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SOSC 1930 Chapter : SOSC 1930 Lecture : Health and Equity HREQ 1930 - Winter (COMPLETE WINTER TERM)

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Department
Social Science
Course
SOSC 1930
Professor
Yuka Nakamura
Semester
Winter

Description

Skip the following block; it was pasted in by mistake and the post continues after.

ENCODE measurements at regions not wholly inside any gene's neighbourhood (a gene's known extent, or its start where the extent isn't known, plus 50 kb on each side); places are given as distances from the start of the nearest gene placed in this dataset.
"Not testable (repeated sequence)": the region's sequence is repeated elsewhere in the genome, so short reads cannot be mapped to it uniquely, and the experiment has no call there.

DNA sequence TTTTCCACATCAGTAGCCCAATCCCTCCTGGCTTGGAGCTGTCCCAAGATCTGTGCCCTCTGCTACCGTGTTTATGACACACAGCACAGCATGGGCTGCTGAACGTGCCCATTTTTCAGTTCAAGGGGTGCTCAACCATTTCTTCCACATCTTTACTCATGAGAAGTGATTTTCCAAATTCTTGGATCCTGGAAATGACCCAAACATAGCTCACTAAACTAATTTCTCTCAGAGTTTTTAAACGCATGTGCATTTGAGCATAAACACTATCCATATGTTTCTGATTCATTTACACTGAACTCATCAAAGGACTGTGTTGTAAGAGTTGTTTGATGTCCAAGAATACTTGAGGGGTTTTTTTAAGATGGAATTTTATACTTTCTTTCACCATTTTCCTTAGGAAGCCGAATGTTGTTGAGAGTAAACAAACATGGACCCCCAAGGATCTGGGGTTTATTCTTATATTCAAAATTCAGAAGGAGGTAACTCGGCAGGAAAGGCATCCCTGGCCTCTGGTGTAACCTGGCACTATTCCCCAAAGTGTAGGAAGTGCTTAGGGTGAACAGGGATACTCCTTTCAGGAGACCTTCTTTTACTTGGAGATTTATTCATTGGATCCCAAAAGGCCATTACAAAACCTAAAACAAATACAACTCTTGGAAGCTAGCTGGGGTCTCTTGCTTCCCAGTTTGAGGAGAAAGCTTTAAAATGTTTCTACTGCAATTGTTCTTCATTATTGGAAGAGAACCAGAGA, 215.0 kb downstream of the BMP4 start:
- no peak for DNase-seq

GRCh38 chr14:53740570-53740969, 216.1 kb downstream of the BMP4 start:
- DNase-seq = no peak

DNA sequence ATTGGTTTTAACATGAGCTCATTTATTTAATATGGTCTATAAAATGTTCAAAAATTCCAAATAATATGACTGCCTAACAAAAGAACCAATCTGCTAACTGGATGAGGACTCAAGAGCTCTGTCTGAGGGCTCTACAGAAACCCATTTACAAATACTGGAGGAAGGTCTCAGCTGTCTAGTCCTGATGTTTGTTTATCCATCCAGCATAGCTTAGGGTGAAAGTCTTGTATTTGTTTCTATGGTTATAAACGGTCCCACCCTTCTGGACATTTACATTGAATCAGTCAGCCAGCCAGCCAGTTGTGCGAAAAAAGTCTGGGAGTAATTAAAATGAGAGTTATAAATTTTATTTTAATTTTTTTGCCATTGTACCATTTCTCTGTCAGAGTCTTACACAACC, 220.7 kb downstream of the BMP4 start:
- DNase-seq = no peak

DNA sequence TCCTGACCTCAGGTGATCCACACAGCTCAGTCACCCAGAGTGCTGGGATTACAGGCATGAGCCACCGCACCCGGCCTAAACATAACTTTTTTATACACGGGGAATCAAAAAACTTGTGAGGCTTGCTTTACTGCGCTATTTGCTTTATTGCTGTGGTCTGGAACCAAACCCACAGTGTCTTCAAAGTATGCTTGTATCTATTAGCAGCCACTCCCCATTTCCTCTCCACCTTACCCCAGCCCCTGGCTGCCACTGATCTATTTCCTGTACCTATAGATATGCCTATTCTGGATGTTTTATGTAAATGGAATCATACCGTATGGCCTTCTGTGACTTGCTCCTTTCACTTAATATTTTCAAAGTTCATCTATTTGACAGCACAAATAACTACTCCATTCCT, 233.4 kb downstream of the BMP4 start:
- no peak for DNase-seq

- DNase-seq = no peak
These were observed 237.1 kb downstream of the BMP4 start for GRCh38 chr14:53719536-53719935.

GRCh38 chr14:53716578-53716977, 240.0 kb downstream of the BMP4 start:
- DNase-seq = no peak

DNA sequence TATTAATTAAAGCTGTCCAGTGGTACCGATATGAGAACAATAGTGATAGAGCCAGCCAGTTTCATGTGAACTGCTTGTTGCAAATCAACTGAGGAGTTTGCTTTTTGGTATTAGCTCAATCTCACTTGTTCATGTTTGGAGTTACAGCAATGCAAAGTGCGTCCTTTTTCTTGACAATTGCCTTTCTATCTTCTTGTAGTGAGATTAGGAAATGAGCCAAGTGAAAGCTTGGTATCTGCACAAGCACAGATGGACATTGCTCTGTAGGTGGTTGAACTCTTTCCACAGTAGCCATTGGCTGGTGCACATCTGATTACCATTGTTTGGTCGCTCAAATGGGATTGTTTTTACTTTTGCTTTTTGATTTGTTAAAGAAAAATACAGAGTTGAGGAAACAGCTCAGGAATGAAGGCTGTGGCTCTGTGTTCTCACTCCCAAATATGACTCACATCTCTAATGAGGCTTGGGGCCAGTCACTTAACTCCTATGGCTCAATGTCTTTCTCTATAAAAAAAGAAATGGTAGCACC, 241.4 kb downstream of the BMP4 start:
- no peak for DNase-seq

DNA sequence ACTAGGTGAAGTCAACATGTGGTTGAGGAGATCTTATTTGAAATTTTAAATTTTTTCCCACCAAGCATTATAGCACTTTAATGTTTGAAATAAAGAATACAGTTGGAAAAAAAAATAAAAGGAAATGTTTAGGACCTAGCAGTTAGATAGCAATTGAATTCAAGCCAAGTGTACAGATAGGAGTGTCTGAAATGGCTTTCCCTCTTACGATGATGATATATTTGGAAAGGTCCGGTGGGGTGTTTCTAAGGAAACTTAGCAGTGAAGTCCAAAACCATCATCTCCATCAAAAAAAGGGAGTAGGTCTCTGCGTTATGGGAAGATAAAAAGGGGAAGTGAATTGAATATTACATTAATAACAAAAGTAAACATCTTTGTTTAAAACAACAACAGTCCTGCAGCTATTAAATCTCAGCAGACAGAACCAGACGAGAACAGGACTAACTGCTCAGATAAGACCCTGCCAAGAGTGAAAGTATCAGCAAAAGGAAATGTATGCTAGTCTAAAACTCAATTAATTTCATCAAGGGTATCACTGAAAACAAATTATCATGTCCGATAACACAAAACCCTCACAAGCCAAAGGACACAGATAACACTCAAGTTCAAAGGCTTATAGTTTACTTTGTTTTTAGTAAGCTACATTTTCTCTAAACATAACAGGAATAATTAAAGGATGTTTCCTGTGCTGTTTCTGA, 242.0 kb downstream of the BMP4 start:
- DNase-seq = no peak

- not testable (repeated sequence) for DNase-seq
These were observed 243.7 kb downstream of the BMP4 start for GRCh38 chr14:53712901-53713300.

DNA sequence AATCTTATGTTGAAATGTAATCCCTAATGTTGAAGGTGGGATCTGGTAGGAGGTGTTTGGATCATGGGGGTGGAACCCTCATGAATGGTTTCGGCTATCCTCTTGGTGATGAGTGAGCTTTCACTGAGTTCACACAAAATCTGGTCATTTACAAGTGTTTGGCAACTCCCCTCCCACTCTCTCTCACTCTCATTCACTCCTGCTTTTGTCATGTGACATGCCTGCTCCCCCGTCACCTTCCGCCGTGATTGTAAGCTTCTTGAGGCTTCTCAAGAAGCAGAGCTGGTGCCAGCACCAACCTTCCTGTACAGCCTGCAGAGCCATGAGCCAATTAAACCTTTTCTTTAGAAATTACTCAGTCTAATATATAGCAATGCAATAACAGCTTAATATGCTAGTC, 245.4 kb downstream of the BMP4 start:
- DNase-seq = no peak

th Health and Equity January 6 Surveillance and Health Inequality - Ed Snowden o Worked for NSA and revealed various ways government uses technologies to survey everyone. (Phone, computer, etc.) - Jeremy Bentham o How do the guards survey prisoners (Panopticon) - Richard Nixon o Faced impeachment because of wiring rivals and surveying them. Keep tabs on everyone - Michel Foucault o Wrote book on prison system and variety of forms of surveillance - The Wire o Wiretapping, premise of show is officers keep track of enemies by hearing from a judge to wiretap a group. - Surveillance – timeless resource of collective life o Integral to safety, security and social order o Jane Jacobs – “Eyes on the street”  If the city has a public life (Hospitable, enjoyable) o Examples of everyday surveillance practices that are common knowledge  Store security (Cameras, sensors, guards (Undercover))  Home security remotely  Neighbourhood Watch  Airport Security  GPS - Surveillance is typically directed to identifying “suspicious behaviour” o Signals a threat o “Suspicious behaviour” is a collective resource o Suspicious behaviour is some notion of abnormality, deviating from ‘normal’ behaviour o Problem – Those that typically represent a threat precisely work at not raising any suspicions o Recall what friends and neighbours typically say about someone who is subsequently found out to have committed criminal acts o “Suspicious behaviour”, it appears, is not as effective a surveillance resource as it’s typically made out to be o Yet it continues to be employed as the basis for much of policing o And here, I want us to look at policing in its most routine form (the cop on the beat)  Cop on the beat: Cop with an area to survey o What can the police possibly mean by “suspicious behaviour” in a world where suspicious behaviour is often difficult to detect? o Is it that they are exceptionally highly trained at observing small nuances (think Sherlock Holmes here)? Handcuffed to intimidate and humiliate. - Same behaviour read differently based on skin colour. - Many argue this is what makes possible preventative policing vs reactive policing o Saying that blacks are a criminal population - Whites are stopped more than blacks o 1 arrest for every 9.5 blacks, 1 arrest for every 7.9 whites - Surveillance, as routinely practiced by the police and related security o Maintaining white privilege  Keeps certain populations in place and remind them when out of place - Surveillance says that you are a threat to our privilege, to our right to power and exploitation, and consequently, you have to be put back in your place. - Socio-politically, physically and geographically - Ghetto is both purgatory and refuge (Not surveilled but sucks) o Unseen, uncared for and ignored o The Wire vs Treme - Produces racially differentiated senses of the citizen - Arendt reminds us of the ways in which an attenuated citizenship renders one susceptible to a full range of abuse o If you undermine someone of their citizenship, you open them to violence - Similarly, as Ignatieff tells us, undermining someone’s humanity is also to render susceptible to abuse Assignment - Toronto police inquest mentally ill - Michael Eligon - Mental Illness and crisis - Reflect and discuss on issues that are raised Tutorial - Readings o Income inequality and how it is used as a SDH o Poor don’t have enough resources in order to live healthy o Different countries have different regimes on how to distribute resources Characteristics of neoliberalism and explain why neoliberalism policies are not good for the health of the population - Policies that are based on making money rather than helping the gross of the population - Takes away focus and concentration of helping the poor population - *Neoliberal policies support the businesses and markets and corporate o Less taxation to the corporates, corporates will come and create more jobs o Supports idea of larger income gap, income inequality affects health so it indirectly affects peoples health o Government focuses on people working and making money  When you have so much funding in social services, people don’t have motivation to be competitive in the market, market oriented  Competition in the market  Undermine unionization  Support part-time employment Examples of welfare states - Social democratic o Scandinavian countries  More socialism, more citizenship rights, more unionization, encourage participation of women in market, full employment and acting on common good  Political government formed by workers - Conservative / Corporate (Germany, France, Italy) o Employment status, more men employed than women o Insurance (Private  Social class) o Government funded health care (Class status) - Neoliberal o UK, US, Angloamerican Explain the difference between absolute poverty and relative poverty and different ways in how they impact the population’s health. - Absolute poverty is lacking basic needs, relative poverty is being poor in comparison with others (psychological poverty, middle class comparing yourself to someone who is higher class than you) Health and Equity Jan 13 th Politics, Policy and Health - Relationship between Political Economy and health as facilitated by social and economic policies - Will compare 4 political regimes between 1945 – 1980 o Social democratic  Labour movement strong (and collaborative with other sectors and classes).  Capitalist classes somewhat fragmented  Governments supportive of labour mostly in power • Scandinavian countries • The ruling ideas are those of the ruling class o Victors write history  Characterized by • High union density • Full-employment policies • Universalistic social policies  High social security expenditures  High public employment in education, health services and welfare  Most extensive welfare states  Entire population covered by public medical care  Education  Family supportive services (child care and home care)  Facilitated women’s non-coercive participation in the labour force  Smaller household income inequalities  Lower poverty rates  Lower infant mortality rates  Conventional belief says that policies favoring income derived from capital and high-income groups are required to stimulate investment and economic growth  That is, inequalities are a requirement for growth  Argues that reduction of such inequalities is the precondition for economic efficiency and growth  Cultures of solidarity and opportunity o Christian democratic  Income derived from capital more pronounced than in social democratic societies  Tied to patriarchy  Effects women in negative ways – restricts how women are allowed to exercise a variety of options in life  Men benefit  Higher unemployment  Higher wage disparities  Lower redistribute effects of state intervention  Also underdeveloped social services (caring work), with burden falling to families, especially the women  Low female participation in labor force  Males are the main earners in families o Liberal  Labour particularly weak  Capitalist classes particularly strong  Governed by parties committed to rule of market forces and little state intervention  Social programmes are mesa-tested (only the very poor)  Welfare functions assigned to the private sector  Versus citizenship in social democracies  And workers’ rights in Christian democracies  Wages tend to be low (hence greater coercive participation of women in the labour force).  Wages disparities significant o Fascist  Class dictatorships (land-based ligarchy and other sectors of capital)  Authoritarianism  Undermined the democratic aspirations of the working class which was perceived as a threat • Spain • Pinoche in Chile • Argentina • Portugal • Italy  Characteristics: • Repressive • Regressive fiscal policies o Intensify inequality • Under-developed welfare states  Consequently • Weak labour • Strong capital • Large wage disparities • Small re-distributive effect of state  Little in the way of family services  Women relied on for care services  High poverty rates  High IMRs (Infant mortality rates) - Ideal types th Tutorial Jan 13 - What is the relationship between neoliberalism and social cohesion? o Higher income inequality lowered social cohesion which makes lower health o Neo-liberalism produces higher income inequality and lowered social cohesion o Rise of neo-liberalism and decline of welfare states  Lower welfare states = lower health status Test question - 8. Social democracy. Low income inequality = low health disparities. Good labour policies. Better economy - Liberal democracy. High income inequalities = high/increase health disparities - Neoliberalism doesn’t want welfare states to control their policies th January 20 Life Chances, Place and Health - Where you live affects life chances - “Site effects” (Bourdieu, location) - 5 aspects of neighbourhoods form the opportunity structure (Bernard et al) o Physical features that are shared by all residents, such as air quality or the presence of toxic products; o The presence of environments that support a healthful lifestyle at home, work and play; o Quality services for all segments of the population, including schools, libraries, transportation, and other close proximity services; o Sociocultural features reflecting the neighbourhood history and forming its social fabric; o And finally, the area’s reputation as displayed through the representations of the residents themselves and of other relevant actors o Provides incentive for policy makers (researchers and scholars) to push for remaking of these neighbourhoods o Regent Park  Yet this kind of remaking tends to result in displacement of the poor rather than improve their life chances o Problem with “where you live affects your life chances” argument is:  Makes it seem as if poverty caused by where one lives  Poor role models  Clustering of the poor is what causes neighbourhood decline o The idea of neighbourhood effects suggests that the demographic context of poor neighbourhoods instills ‘dysfunctional’ norms, values and behaviours into individuals and triggers a cycle of social pathology and poverty that few residents escape… o It implies that the residents of the so-called ghettos, barrios and slums are ultimately responsible for their own social and economic situation o However, the existing political economy produces a range of population types o The socio-economic structure o “A hostile entry-level labour market, the lack of a living wage or basic income, the absolute indignity of living in a stigmatized territory, the expansion of the penal fist of the state, the compassion fatigue displayed by civic institutions – the tragedy is that there are simply so many structural factors that condemn so many to poverty and social suffering” o Resources determine choice, including where it’s possible to live o Choice is the ultimate luxury good o Places that are themselves well-resourced versus under-resourced o This typically ensures continuity, for better or for worse o However, over time, a neighbourhood might change due to externalities o The life-cycle of Parkdale  People stay for amenities o Unfettered capitalism, directed exclusively to profit maximization, produces an underclass o Also, produces places where there is no market incentive to make hospitable o These places are left to deteriorate until they can be reimagined as lucrative o Attractive to the underclass because affordable o Capital disinvestment – many businesses that previously served the moderate- income class leave o Replaced, if at all, by businesses that serve the poor (pay-day loans; pawn shops; liquor stores; etc.) th Tutorial January 20 - Discussing race and mental health in relation to policing Lecture January 27 th Income Inequality, Social K and Mortality - Correlation between income inequality and mortality - In turn, level of social capital influence mortality rates - “Societies that permit large disparities in income to develop also tend to be the ones that underinvest in human capital (e.g., education), health care and other factors that promote health” - Social capital – features of social organization, such as civic participation, norms of reciprocity, and trust in others, that facilitate cooperation for mutual benefit - Increase in income inequality results in decline in social trust, which then decreases civic participation - Increase in income inequality  Decline in social capital  Increases mortality and morbidity - Church, school, political and sports groups; labour unions; professional or academic societies, and fraternal organizations - What’s the relationship between voting (voter turnout) and social capital? o High social capital = High voter turnout - Social capital tends to be in shorter supply amongst younger age groups and those with less than high school education - Like most types of public goods, social capital tends to under produced if left to the market - Social capital is a public good created as a by-product of civic engagement and mutual trust - Whereas economic capital and cultural capital tend to be private goods - Social capital is a public good created as a by-product of civic engagement and mutual trust - The strength of social capital as a public good is tied to its property of non-excludability - For community members, access to its benefits are unrestricted - High social capital potentially benefits everyone, even those who are unwilling or unable to be active in the life of the community - Comparable to the “herd effect” - Conversely, the stock of individual resources in a community cannot compensate for an absence of social capital Political Economy Perspective - Low taxation of individuals and businesses - Limited regulation of businesses (wages, environment,…) and individuals (Free speech, gun ownership, etc.) - Let market forces decide supply and demand th Tutorial January 27 Explain and define concept of social capital and what are the four ways in which social capital is generated in our community/society? Social Capital - the networks of relationships among people who live and work in a particular society, enabling that society to function effectively. Social capital – features of social organization, such as civic participation, norms of reciprocity, and trust in others, that facilitate cooperation for mutual benefit Decrease in gap of income inequality, more community bonding, bridging networks, mutual aid (funded through community not government) Give specific examples (Church volunteering) Trust, reciprocity, information, cooperation Please explain how high income inequality is related to the reduction in social capital? Please explain the relationship in social capital and mortality. rd Lecture Feb 3 - Economy needs labour power - There are pieces of economy that live hand to mouth, that’s what Cobern covers - Look at the reading and emphasized in reading - Sicko 45 min of it, health care system and united health care system - Where you chose to live is the ability in the opportunity you get Unnatural Causes: Is inequality making us sick: Becoming American - Immigrant health deteriorating when coming to US - Kenneth Square – Mushroom Farms – Mexicans migrate to work - Steve Larson Doctor worked with Mexican immigrants - Immigrant Latinos best health in county, lowest rates of all major killers (Poorest, most socially marginalized, better health than wealthiest segments of society) - Latino families very strong family ties - Immigrants bring culture, tradition and social networks, forming a shield around them and allow them to withstand negative impacts of American culture. - Social isolation on the rise in US, can kill - Social isolation chronically stressful - Family isn’t enough to protect from American influence - In America, wealth = health - Wealth gradient = health gradient o Very loose for immigrants - Discrimination, low paying jobs, bad schools and housing  Lower health, internalize devaluation - 2 generation losing hopefulness that parents had o Becoming more American - ¾ goes to basic expenses for family of 6 - Most people who start at a low income, don’t move up the income ladder - Immigrant children don’t have a lot of time with parents, because parents have to work a lot - If you live in the US, you become US - Both the older boys were forced to work because their parents aren’t making ends meet - Older